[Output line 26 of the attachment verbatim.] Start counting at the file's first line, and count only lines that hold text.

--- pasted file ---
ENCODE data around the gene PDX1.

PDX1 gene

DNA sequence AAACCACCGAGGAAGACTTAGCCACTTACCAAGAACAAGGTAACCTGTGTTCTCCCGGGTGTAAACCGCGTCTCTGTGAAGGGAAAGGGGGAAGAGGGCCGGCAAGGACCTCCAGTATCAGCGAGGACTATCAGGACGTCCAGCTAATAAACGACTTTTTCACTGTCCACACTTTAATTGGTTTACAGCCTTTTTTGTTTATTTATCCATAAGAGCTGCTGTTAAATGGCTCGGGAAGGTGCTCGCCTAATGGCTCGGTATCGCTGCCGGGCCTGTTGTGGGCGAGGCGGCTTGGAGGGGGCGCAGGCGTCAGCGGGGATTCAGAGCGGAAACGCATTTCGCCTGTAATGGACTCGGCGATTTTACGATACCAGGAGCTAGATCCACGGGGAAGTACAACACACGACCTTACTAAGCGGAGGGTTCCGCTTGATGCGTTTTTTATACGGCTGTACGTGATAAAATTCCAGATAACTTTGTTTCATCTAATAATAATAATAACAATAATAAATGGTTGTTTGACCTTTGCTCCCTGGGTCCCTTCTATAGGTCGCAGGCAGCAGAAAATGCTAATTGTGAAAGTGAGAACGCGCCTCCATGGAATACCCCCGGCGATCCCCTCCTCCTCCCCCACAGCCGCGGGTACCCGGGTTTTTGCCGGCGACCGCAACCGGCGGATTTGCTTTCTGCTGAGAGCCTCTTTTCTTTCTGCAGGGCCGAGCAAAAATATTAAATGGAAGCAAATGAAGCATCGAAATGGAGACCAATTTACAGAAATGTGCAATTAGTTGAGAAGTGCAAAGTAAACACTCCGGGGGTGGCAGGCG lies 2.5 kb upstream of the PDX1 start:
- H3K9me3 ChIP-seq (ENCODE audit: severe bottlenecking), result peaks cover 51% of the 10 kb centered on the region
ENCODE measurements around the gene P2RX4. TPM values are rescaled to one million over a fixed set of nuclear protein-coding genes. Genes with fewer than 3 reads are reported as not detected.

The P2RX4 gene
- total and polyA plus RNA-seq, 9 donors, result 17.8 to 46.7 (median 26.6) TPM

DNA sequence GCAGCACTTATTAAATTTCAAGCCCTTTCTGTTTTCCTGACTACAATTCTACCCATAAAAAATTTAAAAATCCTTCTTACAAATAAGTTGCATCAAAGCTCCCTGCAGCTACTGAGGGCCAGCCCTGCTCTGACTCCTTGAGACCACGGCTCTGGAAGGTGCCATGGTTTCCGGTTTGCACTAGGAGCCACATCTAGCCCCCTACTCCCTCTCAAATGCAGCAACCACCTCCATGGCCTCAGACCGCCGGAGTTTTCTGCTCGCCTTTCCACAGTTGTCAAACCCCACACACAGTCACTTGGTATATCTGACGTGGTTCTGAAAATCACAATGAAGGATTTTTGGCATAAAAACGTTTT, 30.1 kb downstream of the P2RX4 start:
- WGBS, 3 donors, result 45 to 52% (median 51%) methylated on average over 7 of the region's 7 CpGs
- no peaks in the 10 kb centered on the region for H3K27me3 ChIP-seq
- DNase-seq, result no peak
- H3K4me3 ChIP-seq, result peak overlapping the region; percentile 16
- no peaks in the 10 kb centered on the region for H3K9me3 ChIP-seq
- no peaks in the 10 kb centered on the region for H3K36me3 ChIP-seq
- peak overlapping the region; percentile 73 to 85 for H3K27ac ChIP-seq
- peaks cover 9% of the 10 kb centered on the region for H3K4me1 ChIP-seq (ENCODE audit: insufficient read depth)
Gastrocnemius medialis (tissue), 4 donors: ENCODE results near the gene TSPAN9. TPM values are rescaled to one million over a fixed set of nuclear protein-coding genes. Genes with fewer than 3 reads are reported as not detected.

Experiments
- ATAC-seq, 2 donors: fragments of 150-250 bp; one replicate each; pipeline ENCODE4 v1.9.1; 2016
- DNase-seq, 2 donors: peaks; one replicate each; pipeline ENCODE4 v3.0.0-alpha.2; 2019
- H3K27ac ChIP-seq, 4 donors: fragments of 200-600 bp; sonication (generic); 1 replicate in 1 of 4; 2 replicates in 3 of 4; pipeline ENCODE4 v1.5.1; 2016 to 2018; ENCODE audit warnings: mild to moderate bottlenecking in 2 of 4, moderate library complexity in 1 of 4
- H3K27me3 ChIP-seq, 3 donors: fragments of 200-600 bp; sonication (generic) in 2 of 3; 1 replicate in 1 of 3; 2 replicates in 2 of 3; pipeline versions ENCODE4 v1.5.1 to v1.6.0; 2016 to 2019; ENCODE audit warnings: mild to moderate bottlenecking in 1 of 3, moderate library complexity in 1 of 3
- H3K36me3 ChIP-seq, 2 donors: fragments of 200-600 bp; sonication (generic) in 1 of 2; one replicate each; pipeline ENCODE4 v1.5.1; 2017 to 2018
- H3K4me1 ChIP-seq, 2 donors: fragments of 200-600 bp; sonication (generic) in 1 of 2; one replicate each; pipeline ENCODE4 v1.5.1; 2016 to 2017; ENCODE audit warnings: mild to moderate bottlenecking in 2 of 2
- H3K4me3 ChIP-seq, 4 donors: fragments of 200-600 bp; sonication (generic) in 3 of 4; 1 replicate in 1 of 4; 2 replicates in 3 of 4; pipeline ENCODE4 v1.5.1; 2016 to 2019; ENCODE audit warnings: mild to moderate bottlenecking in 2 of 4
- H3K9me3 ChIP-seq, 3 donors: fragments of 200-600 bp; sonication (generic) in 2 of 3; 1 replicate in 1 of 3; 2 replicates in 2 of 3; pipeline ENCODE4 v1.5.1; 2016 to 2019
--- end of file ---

- H3K9me3 ChIP-seq, 3 donors: fragments of 200-600 bp; sonication (generic) in 2 of 3; 1 replicate in 1 of 3; 2 replicates in 2 of 3; pipeline ENCODE4 v1.5.1; 2016 to 2019